Kevin Harvick's usually reliable pit crew made a costly mistake at Kansas.

Kevin Harvick was cruising along in the top five on Sunday at Kansas Speedway, likely heading for a finish that would all but guarantee him a berth in the Eliminator Round of the Chase for the NASCAR Sprint Cup.

Then he came to pit road for routine service, and his entire race --€“ and prospects of leaving Kansas in a super-comfortable position --€“ came unraveled.

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With the No. 4 Stewart-Haas Racing pit crew trying to squeeze every ounce of fuel into Harvick's No. 4 Chevy with just over 50 laps to go, the gas can came falling to the pavement --€“ outside of Harvick's pit box --€“ as the 2014 Sprint Cup Series champion sped away.

NASCAR subsequently issued Harvick a stop-and-go penalty for his team removing equipment from its assigned pit area, and with it Harvick went from running in the top five to running 24th and a lap down.

Harvick was able to claw his way back to a 16th-place finish, but never returned to the lead lap. Of greater consequence for his hopes of a second consecutive title, Harvick slid from second in points to being in a three-way tie for fifth, and is now a meager seven points ahead of ninth-place Kyle Busch, the first of four drivers on the wrong side of the cutoff for advancing to the next round heading into next weekend's Chase elimination race at Talladega.

"We're lucky to come out of it as good as we did with our team," Harvick said on pit road after Sunday's Hollywood Casino 400. "We didn't have a great weekend, a lot of things falling on and off, and now we've got to go to Talladega and have a good week. All in all, it could have been a lot worse, and everybody kept digging."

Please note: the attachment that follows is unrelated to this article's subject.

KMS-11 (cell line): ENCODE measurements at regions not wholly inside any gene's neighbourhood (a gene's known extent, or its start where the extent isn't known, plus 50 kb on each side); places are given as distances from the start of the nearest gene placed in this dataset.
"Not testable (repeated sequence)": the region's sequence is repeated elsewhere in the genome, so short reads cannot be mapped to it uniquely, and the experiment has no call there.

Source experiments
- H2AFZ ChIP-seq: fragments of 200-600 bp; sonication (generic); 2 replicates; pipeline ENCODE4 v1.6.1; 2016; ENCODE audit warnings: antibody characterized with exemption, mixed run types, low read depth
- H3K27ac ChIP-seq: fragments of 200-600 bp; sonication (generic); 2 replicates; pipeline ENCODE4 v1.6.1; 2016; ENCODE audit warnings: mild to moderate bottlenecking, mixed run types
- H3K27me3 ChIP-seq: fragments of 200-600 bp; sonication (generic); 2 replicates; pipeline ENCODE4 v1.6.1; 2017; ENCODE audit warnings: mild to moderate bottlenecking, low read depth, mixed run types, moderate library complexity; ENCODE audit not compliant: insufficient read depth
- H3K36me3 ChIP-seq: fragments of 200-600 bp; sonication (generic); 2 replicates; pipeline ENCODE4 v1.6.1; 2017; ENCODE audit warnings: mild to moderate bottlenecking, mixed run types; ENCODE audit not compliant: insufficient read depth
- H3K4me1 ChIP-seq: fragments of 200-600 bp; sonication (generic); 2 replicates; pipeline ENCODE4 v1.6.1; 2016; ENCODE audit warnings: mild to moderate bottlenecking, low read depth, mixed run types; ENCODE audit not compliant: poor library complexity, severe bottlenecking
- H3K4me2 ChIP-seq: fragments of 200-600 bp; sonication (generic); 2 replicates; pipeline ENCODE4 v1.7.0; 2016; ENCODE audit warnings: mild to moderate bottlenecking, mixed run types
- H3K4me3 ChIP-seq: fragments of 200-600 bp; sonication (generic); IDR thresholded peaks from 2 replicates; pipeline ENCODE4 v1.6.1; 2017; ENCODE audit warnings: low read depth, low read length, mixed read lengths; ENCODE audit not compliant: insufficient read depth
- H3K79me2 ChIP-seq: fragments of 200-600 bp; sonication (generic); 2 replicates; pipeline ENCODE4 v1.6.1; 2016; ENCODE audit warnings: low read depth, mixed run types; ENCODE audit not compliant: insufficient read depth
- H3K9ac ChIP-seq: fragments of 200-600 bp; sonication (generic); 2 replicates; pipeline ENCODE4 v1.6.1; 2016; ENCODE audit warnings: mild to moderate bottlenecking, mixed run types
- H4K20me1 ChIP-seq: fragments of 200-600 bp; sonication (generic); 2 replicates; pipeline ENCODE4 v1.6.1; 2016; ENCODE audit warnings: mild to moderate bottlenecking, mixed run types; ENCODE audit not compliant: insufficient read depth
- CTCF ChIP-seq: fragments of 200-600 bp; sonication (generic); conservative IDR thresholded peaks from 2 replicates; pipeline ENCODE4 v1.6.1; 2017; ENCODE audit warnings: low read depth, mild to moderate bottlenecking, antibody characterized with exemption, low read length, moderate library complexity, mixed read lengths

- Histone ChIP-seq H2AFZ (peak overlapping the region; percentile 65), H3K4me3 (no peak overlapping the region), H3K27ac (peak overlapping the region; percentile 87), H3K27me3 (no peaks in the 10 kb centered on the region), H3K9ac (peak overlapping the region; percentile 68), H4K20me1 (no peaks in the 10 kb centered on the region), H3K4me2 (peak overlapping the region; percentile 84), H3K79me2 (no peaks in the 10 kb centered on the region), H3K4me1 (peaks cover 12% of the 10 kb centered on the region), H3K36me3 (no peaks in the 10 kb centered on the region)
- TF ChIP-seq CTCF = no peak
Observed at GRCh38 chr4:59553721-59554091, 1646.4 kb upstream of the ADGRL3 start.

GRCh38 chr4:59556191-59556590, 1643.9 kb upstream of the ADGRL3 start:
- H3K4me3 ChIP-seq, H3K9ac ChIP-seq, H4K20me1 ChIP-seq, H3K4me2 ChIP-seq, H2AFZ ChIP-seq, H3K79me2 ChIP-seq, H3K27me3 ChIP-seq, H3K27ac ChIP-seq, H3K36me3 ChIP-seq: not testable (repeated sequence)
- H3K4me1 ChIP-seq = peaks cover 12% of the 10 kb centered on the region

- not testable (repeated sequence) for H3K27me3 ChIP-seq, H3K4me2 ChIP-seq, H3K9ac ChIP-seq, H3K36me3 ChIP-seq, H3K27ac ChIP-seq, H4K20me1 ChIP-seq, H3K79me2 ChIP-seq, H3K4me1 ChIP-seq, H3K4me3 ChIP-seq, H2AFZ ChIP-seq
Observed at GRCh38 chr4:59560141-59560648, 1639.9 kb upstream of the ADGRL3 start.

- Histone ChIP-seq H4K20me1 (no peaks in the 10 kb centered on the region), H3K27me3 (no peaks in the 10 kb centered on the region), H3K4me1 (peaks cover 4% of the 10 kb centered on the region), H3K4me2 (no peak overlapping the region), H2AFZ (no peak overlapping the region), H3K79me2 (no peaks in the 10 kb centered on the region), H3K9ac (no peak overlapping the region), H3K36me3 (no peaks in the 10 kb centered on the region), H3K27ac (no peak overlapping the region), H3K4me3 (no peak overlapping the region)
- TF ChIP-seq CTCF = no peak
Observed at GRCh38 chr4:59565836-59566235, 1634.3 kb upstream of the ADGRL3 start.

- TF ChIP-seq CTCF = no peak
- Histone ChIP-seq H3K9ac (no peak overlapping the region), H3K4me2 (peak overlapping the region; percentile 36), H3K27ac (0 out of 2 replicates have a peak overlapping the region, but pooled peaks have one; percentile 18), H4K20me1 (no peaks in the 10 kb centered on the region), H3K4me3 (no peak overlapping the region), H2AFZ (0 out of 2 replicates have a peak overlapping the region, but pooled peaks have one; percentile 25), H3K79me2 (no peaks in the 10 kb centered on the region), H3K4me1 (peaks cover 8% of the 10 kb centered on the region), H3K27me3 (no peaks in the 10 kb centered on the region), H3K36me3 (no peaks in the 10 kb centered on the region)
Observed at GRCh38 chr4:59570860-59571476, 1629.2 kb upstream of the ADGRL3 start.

Harvick's crew chief, Rodney Childers, tried to put the mishap with the gas can into perspective.

"That's the first time that's happened for us," Childers told FOXSports.com. "You don't want that kind of thing to happen, but I felt like we had a third- or fourth-place car, and our fuel mileage wasn't very good and we had to pit a couple laps before those guys were, and then we were going to have to stretch it on the next one.

"Basically you had to tell the gasman to try to stay with the car as long as you can and get absolutely as many drops of fuel in there as you can, and it just got hung up as we were leaving. Even what he did following the car out (of the pit box), it still wasn't full, so that's part of it."

Harvick later had an opportunity to get back on the lead lap with a wave-around, but he and fellow Chase driver Martin Truex Jr. were unable to do so when Jimmie Johnson opted to remain on track under a caution.

The move by the No. 48 team was a curious one, since Johnson stayed out on old tires while the rest of the leaders pitted. Harvick would have returned to the lead lap if Johnson had pitted.

"I'm not sure what they were up to," Childers said of the No. 48 team's decision to stay out.

Harvick's efforts were also hampered by a broken shifter in the late going that created a real hassle for the Bakersfield, Calif., native on restarts.

"Just really hard to shift it from second to third (gear), just because there was nothing to grab onto for leverage, but in the end, the car vibrated all day," Harvick said. "I'm lucky something else didn't break."

Asked if he was frustrated by how the race played out, Harvick didn't exactly debunk the suggestion.

"I'm not real super-excited about everything that happened," he said. "There's nothing you can do about it."

As for Talladega --€“ a track where virtually anything can happen at any time --€“ Childers said the team won't base its strategy around it's volatile position in the Chase standings.

"It just comes down to going and racing every week," he said. "We don't really treat it as a points race --€“ we go and do the best job we can every week, and that's the same thing we'll do next week. If it's good enough, it's good enough. If it's not, it's not."